GOP Governor Vetoes Transgender Girls Sports Ban
In a shocking move, a GOP Governor vetoed a transgender sports bill blocking transgender females from participating in female sports.
Transgender sports have been a heated topic this year. Recently, transgender Penn State swimmer Lia Thomas made national headlines after becoming the first transgender sports athlete to win a top-tier National Collegiate Athletic Association (NCAA) crown. Instances such as this one have led many lawmakers to push legislation that would ban those born males from competing in female sports in school. Indiana was in line to become one of those states ready to ban the practice, but the state’s GOP Governor vetoed the bill sent to his desk.
Republican Governor Eric Holcomb confused his fellow constituents in Congress when he vetoed HB 1041 on Monday. Last month, the GOP governor signaled support for the transgender sports bill. However, he claimed in his veto letter that the bill fell short of providing consistent statewide policy for fairness in school sports. Furthermore, Holcomb said that the bill led to a presumption that there was an existing problem in the state’s school sports programs that called for a need in “government intervention,” he said in his letter. He concluded his statement iterating his personal support for the effort but failed to see how the goal of consistency and fairness in sports is not already being met.
The bill was authored by Rep. Michelle Davis, a Republican from the state’s 58th district. In the bill’s verbiage, the law would prohibit k-12 students who were born male but now identify as female from participating in a sport or on an athletic team designated for females. However, the transgender sports bill failed to ban transgender men from playing on a male sports team. The bill passed the House in late January with 66 yeas and 30 nays. Going on to the Senate floor, it passed party lines with 32 yeas and 18 nays. Governor Holcomb remained on the sidelines watching as the bill faced intense opposition and heated debates.
If the bill had been approved, it would have marked Indiana as the twelfth Republican-led state to adopt similar laws barring transgender sports. Recently, Iowa and South Dakota were two more states that joined the movement. One of Indiana’s Republican sponsors of HB 1041 said the law was needed to protect the integrity of female sports, along with keeping the opportunities open to those born female. Similarly, backers of such legislation argue that transgender athletes take athletic scholarship opportunities away from female athletes.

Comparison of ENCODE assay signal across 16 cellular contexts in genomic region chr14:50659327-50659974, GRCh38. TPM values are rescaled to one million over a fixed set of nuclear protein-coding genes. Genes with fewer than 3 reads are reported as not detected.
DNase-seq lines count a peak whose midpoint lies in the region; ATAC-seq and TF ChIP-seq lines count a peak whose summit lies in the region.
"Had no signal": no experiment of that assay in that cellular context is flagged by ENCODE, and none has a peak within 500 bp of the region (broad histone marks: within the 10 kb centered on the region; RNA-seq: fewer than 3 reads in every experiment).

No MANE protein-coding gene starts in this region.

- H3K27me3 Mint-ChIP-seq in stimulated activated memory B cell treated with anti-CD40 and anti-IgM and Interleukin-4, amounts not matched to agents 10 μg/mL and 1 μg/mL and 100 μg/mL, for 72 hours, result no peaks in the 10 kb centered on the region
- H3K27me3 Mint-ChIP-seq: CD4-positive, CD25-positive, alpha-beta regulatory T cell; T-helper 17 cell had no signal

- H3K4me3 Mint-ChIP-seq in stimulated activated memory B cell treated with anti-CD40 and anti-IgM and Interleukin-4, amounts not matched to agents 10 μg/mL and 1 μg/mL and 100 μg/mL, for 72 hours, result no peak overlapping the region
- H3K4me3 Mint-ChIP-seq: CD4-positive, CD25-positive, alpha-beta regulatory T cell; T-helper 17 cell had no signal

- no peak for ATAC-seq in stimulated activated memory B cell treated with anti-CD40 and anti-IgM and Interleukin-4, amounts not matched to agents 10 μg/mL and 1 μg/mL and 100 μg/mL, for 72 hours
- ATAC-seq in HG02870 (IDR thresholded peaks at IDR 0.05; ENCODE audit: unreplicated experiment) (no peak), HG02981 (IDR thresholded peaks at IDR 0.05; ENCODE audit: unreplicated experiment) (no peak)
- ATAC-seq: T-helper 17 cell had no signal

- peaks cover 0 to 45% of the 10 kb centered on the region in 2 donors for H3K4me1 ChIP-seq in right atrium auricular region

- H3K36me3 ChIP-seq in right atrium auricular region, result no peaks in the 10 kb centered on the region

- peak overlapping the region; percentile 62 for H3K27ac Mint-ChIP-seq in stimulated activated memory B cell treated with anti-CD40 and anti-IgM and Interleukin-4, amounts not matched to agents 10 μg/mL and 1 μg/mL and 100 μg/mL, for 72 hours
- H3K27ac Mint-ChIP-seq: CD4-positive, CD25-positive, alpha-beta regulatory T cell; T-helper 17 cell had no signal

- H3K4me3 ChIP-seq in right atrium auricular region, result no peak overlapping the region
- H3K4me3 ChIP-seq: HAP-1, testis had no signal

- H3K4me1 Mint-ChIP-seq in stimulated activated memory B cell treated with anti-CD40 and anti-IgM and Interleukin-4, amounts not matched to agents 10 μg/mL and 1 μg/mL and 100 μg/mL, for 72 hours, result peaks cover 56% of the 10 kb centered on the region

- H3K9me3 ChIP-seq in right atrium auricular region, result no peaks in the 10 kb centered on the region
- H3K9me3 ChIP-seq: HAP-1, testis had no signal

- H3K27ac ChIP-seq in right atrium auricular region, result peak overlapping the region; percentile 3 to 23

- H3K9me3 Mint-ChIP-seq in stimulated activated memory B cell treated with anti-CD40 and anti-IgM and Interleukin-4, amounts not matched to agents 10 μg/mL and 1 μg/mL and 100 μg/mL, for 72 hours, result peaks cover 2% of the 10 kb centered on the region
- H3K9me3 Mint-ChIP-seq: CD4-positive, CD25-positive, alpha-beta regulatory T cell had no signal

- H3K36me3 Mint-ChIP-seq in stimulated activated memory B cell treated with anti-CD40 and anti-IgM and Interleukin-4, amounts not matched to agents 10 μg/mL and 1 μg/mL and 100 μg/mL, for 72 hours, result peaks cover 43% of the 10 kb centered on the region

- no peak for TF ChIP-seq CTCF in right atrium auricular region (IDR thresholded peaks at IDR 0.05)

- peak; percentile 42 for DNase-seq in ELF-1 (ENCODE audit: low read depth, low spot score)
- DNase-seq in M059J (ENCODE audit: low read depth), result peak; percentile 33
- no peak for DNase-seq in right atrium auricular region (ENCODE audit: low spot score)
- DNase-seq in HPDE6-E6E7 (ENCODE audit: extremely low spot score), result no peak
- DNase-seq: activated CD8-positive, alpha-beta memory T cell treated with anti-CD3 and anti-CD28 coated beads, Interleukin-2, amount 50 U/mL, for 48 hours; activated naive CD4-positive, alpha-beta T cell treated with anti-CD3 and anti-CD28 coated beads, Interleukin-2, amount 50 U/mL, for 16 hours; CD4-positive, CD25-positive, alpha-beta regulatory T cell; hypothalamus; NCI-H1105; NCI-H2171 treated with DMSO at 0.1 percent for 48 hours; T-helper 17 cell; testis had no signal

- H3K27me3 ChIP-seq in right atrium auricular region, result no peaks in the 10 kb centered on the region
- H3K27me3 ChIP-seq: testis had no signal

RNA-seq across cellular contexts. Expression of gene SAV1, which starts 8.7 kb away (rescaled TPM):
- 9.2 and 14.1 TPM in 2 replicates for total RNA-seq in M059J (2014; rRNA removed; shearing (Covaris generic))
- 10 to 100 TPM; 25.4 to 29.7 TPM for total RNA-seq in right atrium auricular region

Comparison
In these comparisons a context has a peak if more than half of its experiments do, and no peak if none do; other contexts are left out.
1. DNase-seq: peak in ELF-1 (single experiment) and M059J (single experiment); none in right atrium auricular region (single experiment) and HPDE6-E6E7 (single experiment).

Those against the banning of transgender sports see things differently. In Congress, opponents argued that the issue was made up by conservatives, insinuating that a problem doesn’t exist. State Democratic Party Chairman Mike Schmuhl said if the legislation was passed, it would put children in “jeopardy.” He went on to also call the debate “unnecessary” claiming the only thing it would accomplish is setting a tone that being transgender is wrong. Furthermore, the American Civil Liberties Union of Indiana had threatened to start a lawsuit against the state for what they were calling “hateful legislation”.
When signing his veto, Holcomb also pointed out that the Indiana High School Athletic Association has reported zero instances of transgender girls in the state requesting to play on a girls’ team. That is out of over one million students state-wide. The transgender sports bill still has a chance, as Indiana lawmakers can override the governor’s veto with majorities in both House and Senate. This veto override vote could happen as soon as May 24, with which leaders have set a tentative one-day meeting for more debate and discussion.